Manila, You Haven't Tried Donuts This Deadly (And Delicious) Before
For some reason, coffee and donuts have long been parodied as the essential snack of lazy policemen, but it's a combination that even those outside the force can get behind—more so when people learn that Manila's top pastry chefs Miko Aspiras and Kristine Lotilla (the same folks behind Scout's Honor and Le Petit Souffle) have opened their very own donut shop.
Those who are familiar with Aspiras' work would be right to expect intricate, edible toroids that blur the line between art and food, but there is nothing so special or strange about the menu. There's nothing that will make you jump back, do a Yael, awed by how the pair managed to come up with such a novel way to cook donuts or develop this kooky new flavor.
Poison—that's the name—is glaringly simple. There are only seven flavors (a far cry from the dozens they planned when they opened Freezer Burn in 2016) and they're laid out on wooden trays on the counter. There are no shards of chocolate sticking out of the dough, no life-like sugar flowers planted in the middle. Aspiras purposely scaled back, explaining "When customers see something over-the-top, they usually just come once to try and they never return." Though Aspiras and Lotilla never ever compromised their flavor profiles for the Instagram factor, this time, their craftsmanship is focused inside, deep into the taste and technique. (In fact, taking photos is hard in the place's dark Ghost in the Shell-styled interiors),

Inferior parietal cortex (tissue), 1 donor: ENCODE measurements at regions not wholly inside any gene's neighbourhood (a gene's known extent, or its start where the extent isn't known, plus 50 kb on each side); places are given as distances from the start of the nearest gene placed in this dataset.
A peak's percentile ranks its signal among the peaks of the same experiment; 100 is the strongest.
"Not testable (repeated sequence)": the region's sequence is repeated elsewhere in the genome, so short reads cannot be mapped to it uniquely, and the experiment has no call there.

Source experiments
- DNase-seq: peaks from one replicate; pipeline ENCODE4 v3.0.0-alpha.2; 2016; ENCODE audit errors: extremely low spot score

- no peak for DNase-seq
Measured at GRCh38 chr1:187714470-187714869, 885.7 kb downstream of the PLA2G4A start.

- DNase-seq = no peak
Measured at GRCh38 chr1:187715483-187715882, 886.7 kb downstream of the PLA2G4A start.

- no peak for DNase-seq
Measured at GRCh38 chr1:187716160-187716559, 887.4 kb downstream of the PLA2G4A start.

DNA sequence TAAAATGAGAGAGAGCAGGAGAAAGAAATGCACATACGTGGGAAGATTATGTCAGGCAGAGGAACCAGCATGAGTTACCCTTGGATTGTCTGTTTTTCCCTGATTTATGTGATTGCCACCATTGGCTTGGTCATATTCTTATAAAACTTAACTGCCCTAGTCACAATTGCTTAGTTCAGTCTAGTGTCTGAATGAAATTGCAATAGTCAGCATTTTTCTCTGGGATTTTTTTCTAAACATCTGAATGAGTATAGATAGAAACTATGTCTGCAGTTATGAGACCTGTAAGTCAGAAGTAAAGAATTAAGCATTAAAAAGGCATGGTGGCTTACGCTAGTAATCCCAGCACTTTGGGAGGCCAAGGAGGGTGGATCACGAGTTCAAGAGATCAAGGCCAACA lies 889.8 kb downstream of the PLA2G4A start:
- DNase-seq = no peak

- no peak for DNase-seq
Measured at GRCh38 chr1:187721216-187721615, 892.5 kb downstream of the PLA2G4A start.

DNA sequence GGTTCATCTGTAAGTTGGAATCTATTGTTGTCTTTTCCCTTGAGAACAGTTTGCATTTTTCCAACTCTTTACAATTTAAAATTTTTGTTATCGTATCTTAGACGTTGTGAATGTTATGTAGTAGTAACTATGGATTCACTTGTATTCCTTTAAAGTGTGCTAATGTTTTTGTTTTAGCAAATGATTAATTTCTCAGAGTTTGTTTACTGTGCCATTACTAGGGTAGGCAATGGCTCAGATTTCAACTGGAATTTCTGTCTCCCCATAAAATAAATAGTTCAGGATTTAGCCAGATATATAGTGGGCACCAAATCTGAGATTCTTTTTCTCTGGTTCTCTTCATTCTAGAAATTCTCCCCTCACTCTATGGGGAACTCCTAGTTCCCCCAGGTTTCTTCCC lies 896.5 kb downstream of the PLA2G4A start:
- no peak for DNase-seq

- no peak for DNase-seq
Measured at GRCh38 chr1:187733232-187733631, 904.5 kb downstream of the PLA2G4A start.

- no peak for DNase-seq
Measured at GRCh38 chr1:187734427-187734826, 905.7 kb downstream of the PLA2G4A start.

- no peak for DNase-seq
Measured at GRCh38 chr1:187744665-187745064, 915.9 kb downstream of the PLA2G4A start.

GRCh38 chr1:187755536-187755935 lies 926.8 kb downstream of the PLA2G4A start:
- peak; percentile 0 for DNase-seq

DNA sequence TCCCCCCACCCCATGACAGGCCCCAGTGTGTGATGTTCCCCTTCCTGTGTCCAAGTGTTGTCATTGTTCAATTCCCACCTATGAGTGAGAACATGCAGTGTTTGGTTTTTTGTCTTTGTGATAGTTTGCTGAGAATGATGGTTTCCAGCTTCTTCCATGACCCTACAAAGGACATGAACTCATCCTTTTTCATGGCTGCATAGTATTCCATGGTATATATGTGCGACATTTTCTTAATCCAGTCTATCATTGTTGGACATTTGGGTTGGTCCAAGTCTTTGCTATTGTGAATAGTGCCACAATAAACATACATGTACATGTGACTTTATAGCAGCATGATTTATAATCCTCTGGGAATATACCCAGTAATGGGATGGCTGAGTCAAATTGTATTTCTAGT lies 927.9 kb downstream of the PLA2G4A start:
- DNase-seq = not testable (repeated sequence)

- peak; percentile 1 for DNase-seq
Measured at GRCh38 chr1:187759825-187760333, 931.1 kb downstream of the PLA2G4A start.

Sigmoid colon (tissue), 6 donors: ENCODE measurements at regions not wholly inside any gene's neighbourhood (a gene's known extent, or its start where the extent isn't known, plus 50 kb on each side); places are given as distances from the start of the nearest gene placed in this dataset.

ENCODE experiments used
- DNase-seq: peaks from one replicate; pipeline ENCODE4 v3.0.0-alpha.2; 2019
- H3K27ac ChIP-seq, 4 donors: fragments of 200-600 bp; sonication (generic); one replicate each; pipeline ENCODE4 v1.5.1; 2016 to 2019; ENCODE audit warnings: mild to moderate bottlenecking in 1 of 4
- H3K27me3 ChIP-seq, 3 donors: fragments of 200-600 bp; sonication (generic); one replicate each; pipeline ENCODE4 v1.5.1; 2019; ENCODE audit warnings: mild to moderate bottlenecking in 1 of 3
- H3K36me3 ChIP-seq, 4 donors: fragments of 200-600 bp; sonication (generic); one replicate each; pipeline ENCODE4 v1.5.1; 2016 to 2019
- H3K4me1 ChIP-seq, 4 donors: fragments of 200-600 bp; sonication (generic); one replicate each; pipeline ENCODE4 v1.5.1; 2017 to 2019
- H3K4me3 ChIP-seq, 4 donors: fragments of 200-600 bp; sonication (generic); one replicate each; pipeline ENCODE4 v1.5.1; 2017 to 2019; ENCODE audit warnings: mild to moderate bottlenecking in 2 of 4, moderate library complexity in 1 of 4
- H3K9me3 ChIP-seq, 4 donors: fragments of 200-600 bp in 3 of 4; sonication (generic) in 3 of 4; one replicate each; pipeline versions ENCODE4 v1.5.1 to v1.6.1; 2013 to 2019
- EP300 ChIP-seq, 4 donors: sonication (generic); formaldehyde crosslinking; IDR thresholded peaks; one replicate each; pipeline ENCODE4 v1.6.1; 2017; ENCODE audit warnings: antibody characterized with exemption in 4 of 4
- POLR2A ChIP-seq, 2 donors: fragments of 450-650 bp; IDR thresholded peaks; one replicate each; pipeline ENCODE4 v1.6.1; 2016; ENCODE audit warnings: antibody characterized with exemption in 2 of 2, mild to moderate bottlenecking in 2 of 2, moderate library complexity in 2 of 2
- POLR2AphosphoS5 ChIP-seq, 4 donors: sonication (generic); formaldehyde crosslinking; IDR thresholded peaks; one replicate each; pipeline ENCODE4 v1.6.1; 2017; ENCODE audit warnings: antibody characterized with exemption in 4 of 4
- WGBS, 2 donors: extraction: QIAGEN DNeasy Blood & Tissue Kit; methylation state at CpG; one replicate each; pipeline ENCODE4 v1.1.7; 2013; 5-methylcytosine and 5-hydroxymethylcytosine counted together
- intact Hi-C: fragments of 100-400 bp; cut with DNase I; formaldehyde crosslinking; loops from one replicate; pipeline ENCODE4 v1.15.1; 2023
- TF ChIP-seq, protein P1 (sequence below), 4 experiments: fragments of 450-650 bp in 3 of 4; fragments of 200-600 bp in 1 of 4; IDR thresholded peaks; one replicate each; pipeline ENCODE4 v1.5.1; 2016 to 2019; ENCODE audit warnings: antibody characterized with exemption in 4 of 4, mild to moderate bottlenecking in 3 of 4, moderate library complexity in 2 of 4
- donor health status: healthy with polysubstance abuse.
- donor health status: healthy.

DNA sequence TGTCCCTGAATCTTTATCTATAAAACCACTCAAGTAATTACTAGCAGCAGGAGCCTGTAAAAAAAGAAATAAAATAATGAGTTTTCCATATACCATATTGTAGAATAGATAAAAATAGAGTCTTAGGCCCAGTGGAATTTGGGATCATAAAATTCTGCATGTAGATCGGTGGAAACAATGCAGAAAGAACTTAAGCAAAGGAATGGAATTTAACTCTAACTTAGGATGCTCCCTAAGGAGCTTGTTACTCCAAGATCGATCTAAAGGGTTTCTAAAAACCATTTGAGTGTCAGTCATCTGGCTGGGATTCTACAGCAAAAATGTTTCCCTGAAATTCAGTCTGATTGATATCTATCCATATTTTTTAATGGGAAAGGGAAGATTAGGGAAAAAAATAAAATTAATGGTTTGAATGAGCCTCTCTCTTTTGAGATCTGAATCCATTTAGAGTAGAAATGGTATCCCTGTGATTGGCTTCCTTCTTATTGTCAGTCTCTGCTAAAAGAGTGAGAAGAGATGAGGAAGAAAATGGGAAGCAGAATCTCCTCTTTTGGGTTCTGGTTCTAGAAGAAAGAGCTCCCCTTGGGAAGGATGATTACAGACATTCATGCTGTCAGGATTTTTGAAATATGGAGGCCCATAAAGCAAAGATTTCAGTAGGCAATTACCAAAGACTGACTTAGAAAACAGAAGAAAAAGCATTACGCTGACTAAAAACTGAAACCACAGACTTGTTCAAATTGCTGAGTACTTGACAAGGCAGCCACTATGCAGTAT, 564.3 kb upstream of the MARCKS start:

The restaurant isn't open to the public yet but Aspiras lowers his voice when he says this, as if he's afraid that he might be overheard by "competitors": "Other donut places, they really don't do it right, with the ingredients and the dough. They're usually just mixes and they don't develop into proper donuts."
Blueberry and lemon curd, dark chocolate, vanilla bean, garam masala
At Poison, however, they use a combination of sourdough and brioche, marrying the former's airiness of sourdough and the chewiness of the latter. It might seem like an extravagant step (the sourdough alone takes at least four days to make), but the heavier dough works as a better canvas against Poison's chosen toppings like Valrhona chocolate or blueberry. "Other donuts are extra sweet because the dough is all air and it sinks, so you just taste all the sugar," explains Aspiras. Theirs, even when you order the seemingly saccharine brown sugar custard brulee, are just right, especially when paired with Yardstick coffee on the side.
Brown sugar and custard brulee
An egg sandwich that's still in the works. It uses the same dough as the donuts, which proves just how well it can lend itself to different flavors.
"What we have here are all very familiar. We still switched things up, like instead of the more common cinnamon, we used garam masala, but you'll definitely find comfort in them," he adds. "Just all honest ingredients and all properly made."
When Aspiras first hinted that he was opening a donut shop named Poison, there were speculations about the name choice. Early this year, one overthinking foodie even mentioned it might have something to do with the French word "poisson" never mind that that actually means "fish."
I ask Aspiras this very question. He and Lotilla laugh, passing the responsibility of answering between each other, and answering haltingly as if the explanation was so complicated they didn't know how to begin. They ask artist Dan Matutina for help. Matutina, who helped with the venue's concept, easily replies, " Well, because our company name is Hydra. And Hydra has poison." As simple as that.
Since the wild Cronut fad in 2013, donuts haven't really found a way back into the spotlight, but that's exactly what Aspiras and Lotilla are going for—nothing complicated, just good food that you'll never tire of eating.
Poison is at The Alley, Karrivin Plaza, 2316 Chino Roces Extension, Makati City. Soft opening is scheduled for Monday, November 20, 10 a.m., but operating hours might change without further notice.